Universal has given Which Way Is Up? a decent if unimpressive transfer. Okay, the film is 25 years old and the sound is mono. There hasn't been a tremendous amount of effort made to really spice up the picture, but the film used to complete the transfer was relatively free of defects, which is a plus. Otherwise the colors are somewhat washed out and faded, but there aren't any noticeable problems with digital artifacting or edge enhancement. Special features consist of some production notes and cast and filmmaker bios. Hardly impressive, but Universal isn't exactly claiming this to be a special feature.
Yeah, but is it funny?
Well, no, it isn't funny. Please understand that I think Pryor is one of the funnier comedians who ever lived. I completely respect the inspiration that Pryor was to the next generation of African-American comedians like Eddie Murphy, but Pryor's best film work was still a couple of years off from Which Way Is Up?. Maybe this film was funny at one point and it's really become horribly dated. It's certainly a possibility I've mulled over, but instead I would rather point to a number of rather unfunny premises that make their way into the film thanks to some poor directing.
For example, Leroy is not exactly a very likeable character. He cheats on his girlfriend. Then he doesn't have the guts to break a relationship off with his girlfriend after he gets married and has a child. Then when his girlfriend cheats on him with a slimy preacher, Leroy goes ballistic and tries to kill her in a ten-minute tribute to spousal abuse and profanity that has absolutely no humor to it whatsoever. Leroy then cheats on both of them for revenge by seducing the reverend's wife. It's just not funny at all. Emotional depth is removed so Pryor can do his stammering and stuttering and funny noise shtick that he does much better in other efforts like Stir Crazy.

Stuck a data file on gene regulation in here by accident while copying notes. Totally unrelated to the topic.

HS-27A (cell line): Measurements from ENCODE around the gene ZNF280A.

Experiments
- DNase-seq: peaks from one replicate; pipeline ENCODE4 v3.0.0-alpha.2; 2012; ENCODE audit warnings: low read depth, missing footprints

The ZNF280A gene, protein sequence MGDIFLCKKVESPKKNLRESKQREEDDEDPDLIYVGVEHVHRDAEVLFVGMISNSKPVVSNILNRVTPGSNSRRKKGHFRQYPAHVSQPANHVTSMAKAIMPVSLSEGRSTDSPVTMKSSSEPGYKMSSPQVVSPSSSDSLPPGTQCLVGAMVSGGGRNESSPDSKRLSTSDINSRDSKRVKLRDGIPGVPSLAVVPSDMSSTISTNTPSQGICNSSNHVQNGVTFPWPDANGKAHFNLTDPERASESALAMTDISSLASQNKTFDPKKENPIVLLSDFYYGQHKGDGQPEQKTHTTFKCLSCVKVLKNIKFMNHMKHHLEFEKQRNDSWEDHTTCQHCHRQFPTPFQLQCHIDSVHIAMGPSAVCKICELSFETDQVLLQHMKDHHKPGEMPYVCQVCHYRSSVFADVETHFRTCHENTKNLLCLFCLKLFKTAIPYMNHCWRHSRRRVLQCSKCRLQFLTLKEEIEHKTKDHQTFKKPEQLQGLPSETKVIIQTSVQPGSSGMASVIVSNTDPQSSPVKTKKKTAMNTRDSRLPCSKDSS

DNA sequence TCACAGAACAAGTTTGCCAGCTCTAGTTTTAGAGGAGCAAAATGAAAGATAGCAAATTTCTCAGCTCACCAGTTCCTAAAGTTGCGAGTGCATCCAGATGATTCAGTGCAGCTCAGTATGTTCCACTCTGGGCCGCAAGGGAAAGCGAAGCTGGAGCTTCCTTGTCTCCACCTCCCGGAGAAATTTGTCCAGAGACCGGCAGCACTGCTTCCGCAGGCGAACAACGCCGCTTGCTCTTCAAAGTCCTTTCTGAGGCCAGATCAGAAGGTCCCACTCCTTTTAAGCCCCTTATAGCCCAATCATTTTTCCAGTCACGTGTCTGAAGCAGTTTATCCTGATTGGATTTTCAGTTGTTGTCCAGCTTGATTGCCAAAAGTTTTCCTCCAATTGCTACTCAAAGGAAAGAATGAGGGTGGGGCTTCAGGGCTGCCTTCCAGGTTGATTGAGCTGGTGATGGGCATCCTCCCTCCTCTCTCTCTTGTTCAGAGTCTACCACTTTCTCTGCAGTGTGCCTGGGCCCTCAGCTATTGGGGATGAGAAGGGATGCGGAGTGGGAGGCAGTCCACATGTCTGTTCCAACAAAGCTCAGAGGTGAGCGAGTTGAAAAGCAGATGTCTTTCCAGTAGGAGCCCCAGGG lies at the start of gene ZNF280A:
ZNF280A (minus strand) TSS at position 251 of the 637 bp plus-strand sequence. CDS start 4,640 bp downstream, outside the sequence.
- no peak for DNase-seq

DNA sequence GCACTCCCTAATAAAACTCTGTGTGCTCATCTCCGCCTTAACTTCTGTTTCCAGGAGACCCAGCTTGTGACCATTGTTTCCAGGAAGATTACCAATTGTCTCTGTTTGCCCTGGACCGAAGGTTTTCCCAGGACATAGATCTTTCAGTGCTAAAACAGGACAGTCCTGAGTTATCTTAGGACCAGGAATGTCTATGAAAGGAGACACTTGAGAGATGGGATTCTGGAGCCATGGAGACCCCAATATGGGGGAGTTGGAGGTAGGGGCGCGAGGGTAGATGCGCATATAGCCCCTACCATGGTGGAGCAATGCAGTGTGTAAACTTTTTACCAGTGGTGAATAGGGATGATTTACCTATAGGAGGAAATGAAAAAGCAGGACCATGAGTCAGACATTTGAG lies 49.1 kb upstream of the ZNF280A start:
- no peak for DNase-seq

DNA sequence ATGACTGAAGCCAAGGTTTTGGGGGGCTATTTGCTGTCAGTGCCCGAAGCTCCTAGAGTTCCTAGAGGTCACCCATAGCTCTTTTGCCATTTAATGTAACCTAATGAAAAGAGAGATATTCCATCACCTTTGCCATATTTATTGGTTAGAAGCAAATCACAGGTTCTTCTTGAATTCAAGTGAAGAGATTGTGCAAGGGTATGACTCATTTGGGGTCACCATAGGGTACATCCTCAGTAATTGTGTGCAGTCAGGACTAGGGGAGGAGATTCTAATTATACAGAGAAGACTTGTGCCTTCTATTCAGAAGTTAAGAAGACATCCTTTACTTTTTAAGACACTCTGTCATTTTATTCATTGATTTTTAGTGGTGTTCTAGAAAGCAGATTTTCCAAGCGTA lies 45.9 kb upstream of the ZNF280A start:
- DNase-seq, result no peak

Half the problem with the so-called comedy is a complete lack of staging and timing by director Michael Schultz, who appears to have not directed anything funny during his entire career. Most of the scenes in Which Way Is Up? simply drag on for far too long, like the final, laughless, time-filling skit at the end of every episode of Saturday Night Live. Which Way Is Up? could have been done and over in sixty minutes, but that would hardly have been worthy of a theatrical release, so Schultz tries to pad the time and manages to kill the laughter while he's at it.
I'd recommend Which Way Is Up? unless you have something much more important to do, such as torturing the dust bunnies congregating under the furniture or having long, meaningful discussions about the comedic stylings of Don Knotts. On second thought, I wouldn't recommend it even then.
I'm going to let Which Way Is Up? off the hook with probation seeing as how it's probably just guilty of being old and dated, but Michael Schultz gets the gulag for this one.
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Scales of Justice
* 1.85:1 Anamorphic
* Dolby Digital 2.0 Mono (English)
Running Time: 95 Minutes
Release Year: 1977
MPAA Rating: Rated R
* Production Notes
* Cast and Filmmaker Bios